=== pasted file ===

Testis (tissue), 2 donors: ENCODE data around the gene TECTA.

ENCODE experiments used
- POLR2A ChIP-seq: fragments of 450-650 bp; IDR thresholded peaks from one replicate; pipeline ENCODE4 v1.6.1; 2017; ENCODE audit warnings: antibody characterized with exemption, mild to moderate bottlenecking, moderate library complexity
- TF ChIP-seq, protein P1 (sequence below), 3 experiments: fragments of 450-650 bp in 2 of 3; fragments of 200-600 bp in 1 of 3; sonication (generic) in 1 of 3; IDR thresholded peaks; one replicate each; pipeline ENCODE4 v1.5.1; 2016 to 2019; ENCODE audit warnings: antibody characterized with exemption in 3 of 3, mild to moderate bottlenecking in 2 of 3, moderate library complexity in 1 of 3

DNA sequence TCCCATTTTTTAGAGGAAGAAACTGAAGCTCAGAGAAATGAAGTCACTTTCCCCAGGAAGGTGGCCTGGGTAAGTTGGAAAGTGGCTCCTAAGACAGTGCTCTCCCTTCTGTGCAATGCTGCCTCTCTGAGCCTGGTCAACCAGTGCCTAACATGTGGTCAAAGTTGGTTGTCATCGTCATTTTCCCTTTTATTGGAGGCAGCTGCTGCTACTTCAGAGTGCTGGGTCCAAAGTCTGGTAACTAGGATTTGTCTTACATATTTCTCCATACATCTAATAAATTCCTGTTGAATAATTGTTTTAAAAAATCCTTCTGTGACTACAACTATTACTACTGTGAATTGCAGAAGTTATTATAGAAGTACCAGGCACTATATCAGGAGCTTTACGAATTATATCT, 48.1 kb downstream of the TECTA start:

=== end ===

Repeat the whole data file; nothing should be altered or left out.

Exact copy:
Testis (tissue), 2 donors: ENCODE data around the gene TECTA.

ENCODE experiments used
- POLR2A ChIP-seq: fragments of 450-650 bp; IDR thresholded peaks from one replicate; pipeline ENCODE4 v1.6.1; 2017; ENCODE audit warnings: antibody characterized with exemption, mild to moderate bottlenecking, moderate library complexity
- TF ChIP-seq, protein P1 (sequence below), 3 experiments: fragments of 450-650 bp in 2 of 3; fragments of 200-600 bp in 1 of 3; sonication (generic) in 1 of 3; IDR thresholded peaks; one replicate each; pipeline ENCODE4 v1.5.1; 2016 to 2019; ENCODE audit warnings: antibody characterized with exemption in 3 of 3, mild to moderate bottlenecking in 2 of 3, moderate library complexity in 1 of 3

DNA sequence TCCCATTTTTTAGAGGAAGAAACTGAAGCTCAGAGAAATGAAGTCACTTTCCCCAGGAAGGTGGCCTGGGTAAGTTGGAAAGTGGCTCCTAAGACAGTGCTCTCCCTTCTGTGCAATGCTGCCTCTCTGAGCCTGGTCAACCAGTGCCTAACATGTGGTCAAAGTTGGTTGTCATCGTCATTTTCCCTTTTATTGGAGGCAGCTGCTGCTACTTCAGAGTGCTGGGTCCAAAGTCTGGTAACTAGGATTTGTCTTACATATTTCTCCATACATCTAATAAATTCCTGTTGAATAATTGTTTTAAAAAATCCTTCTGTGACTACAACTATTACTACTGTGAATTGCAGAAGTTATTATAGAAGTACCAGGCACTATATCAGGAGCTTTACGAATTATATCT, 48.1 kb downstream of the TECTA start: